I've done hundreds of high bill investigations. If there is no leakages in the house-lines, the bill is and most likely always will be correct, according to the gas supplier. No leakage means customer used the gas according to supplier. How or where does not matter to them. That's the sad news...

In some areas a gas leakage test can be done by the gas supplier. Advisable only if leakage is evident or there is underground lines. Appears to me with that low a daily usage there is likely no leakage anywhere. That's the good news....

 
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Old 08-21-14, 10:44 AM
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My furnace is a Coleman 60,000 BTU output installed in 89. Just looked and it has a rather huge pilot flame, my money up in smoke. Any reason NOT to turn the pilot off in the summer? I thought it might keep the inside dry, maybe not?

Interesting read here: Comparison below is a hot water heater and cook stove, not mine.


http://physics.ucsd.edu/do-the-math/...ghts-are-evil/



More distressing was the comparison to our annual gas demand, which averaged 28 Therms/month, dropping to 15 Therms/month during the summer months. Thus, our two pilot lights accounted for 40% of our total gas usage, and over 70% of our summertime gas usage! Outrageous!


Actual 7/8 Estimate 8/13 equals 36 days with .27 therms a day.

I'm gonna watch the meter for a day or two with the furnace pilot on then off and see what I get. I have a feeling it will be more than I think.

Thanks
 
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Old 08-21-14, 10:53 AM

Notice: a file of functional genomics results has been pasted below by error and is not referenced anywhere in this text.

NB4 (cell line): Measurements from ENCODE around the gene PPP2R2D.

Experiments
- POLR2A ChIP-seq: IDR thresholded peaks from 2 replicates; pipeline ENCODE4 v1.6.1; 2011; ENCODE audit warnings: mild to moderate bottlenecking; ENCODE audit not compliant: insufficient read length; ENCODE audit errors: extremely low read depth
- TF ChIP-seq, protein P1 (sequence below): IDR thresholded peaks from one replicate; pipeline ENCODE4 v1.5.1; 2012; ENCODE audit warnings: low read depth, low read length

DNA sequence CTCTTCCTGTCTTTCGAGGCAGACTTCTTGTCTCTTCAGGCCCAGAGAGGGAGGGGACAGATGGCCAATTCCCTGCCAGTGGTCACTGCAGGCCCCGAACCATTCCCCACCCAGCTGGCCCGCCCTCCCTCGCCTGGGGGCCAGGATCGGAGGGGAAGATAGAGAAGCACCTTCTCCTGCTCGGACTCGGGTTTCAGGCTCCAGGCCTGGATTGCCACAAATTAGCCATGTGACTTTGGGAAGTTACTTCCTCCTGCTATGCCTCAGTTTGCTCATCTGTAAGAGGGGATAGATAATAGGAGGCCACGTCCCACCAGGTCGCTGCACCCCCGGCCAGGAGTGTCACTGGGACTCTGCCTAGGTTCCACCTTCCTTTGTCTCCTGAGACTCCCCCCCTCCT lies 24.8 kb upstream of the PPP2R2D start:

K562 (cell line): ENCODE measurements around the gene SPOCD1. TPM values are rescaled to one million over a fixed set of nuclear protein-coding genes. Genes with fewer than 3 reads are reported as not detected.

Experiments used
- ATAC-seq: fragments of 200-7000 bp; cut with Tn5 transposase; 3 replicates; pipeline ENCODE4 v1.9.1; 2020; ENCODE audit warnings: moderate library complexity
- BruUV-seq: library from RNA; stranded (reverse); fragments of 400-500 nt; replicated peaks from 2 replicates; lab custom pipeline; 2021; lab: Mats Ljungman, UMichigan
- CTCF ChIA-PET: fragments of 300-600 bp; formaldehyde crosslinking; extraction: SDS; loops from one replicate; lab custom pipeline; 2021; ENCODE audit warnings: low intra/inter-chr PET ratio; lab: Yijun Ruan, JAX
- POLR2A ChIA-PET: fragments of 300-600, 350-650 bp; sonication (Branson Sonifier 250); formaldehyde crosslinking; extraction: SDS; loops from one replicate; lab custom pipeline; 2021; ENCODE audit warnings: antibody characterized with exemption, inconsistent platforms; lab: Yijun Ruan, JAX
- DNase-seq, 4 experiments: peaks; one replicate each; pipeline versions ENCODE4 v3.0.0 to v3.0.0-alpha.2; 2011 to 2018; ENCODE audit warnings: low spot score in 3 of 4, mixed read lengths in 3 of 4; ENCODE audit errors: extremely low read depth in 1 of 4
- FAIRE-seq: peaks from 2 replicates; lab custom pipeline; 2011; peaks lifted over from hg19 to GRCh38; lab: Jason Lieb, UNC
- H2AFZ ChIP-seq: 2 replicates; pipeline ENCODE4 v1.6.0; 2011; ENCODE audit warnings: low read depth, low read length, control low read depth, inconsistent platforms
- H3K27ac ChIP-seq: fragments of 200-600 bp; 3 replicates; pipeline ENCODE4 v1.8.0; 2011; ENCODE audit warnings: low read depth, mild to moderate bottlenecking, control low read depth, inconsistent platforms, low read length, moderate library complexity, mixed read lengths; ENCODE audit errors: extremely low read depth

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Many people turn the pilots off on items not in use. As long as you feel ok with lighting it again in the fall, why not? Heck, you might be able to turn the stove pilots off as well...not sure. Light a match when you do want to use a burner. Oven pilot might be more of a pain.
 
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Old 08-23-14, 01:07 PM
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That article I referred to in #6 was right on the money, my money.

Did a 30 minute test with just the kitchen stove, two cubic foot meter moved around one line. Add the furnace pilot and it jumped to three lines which comes to around 7 therms in a month. Wow, never thought a pilot would use that much.

If there is no leakages in the house-lines, the bill is and most likely always will be correct...

Right you are!


Thanks guys, pilot will remain off till December.
 
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Old 08-23-14, 02:35 PM
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Just think...7 therms is 700,000 BTU or approximately 700,000 burning wooden matches. So for the savings in one month, you could light your stove that many times. That's a lot of cooking.

Looking at it another way, assume one of your stove pilots puts out about the same energy in 30 sec as a match. Since they are on 24/7, that would work out to about 86,400 BTU per pilot per month. Throw in the large furnace pilot at maybe double that and it's pretty easy to see how it's possible, since my numbers are just approximate.
 
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Old 08-25-14, 06:27 AM
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Hello: Baldwin

For your benefit and that of all concerned parties reading this thread, all gas meters with dials are required to have a half foot test dial. Usually located to the left of the two foot dial. That's the smallest meter required dial reading measurement used for leakage testing and/or pilot flow volume testing.

With all pilots turned off, spot mark the test dials hand. TIP: Always test with dial hand on the up stroke. NOT the down stroke...:NO NO NO: Down stroke may result in false reading do to dial hand slack. Always test on the up stroke! Meaning dial hand moving up wards.

In two minutes that test dials hand should not move any amount. No movement indicates no leakage and/or no gas usage. Any movement indicates you either left a pilot on or there is a gas loss and/or leakage somewhere....

BTW:
Towels and some other unmentionable clothing dried on a clothes line that results on crunchy or crispness might not be so bad or might even be a good reminder of days long gone by before there where clothes dryers...LOL!!!...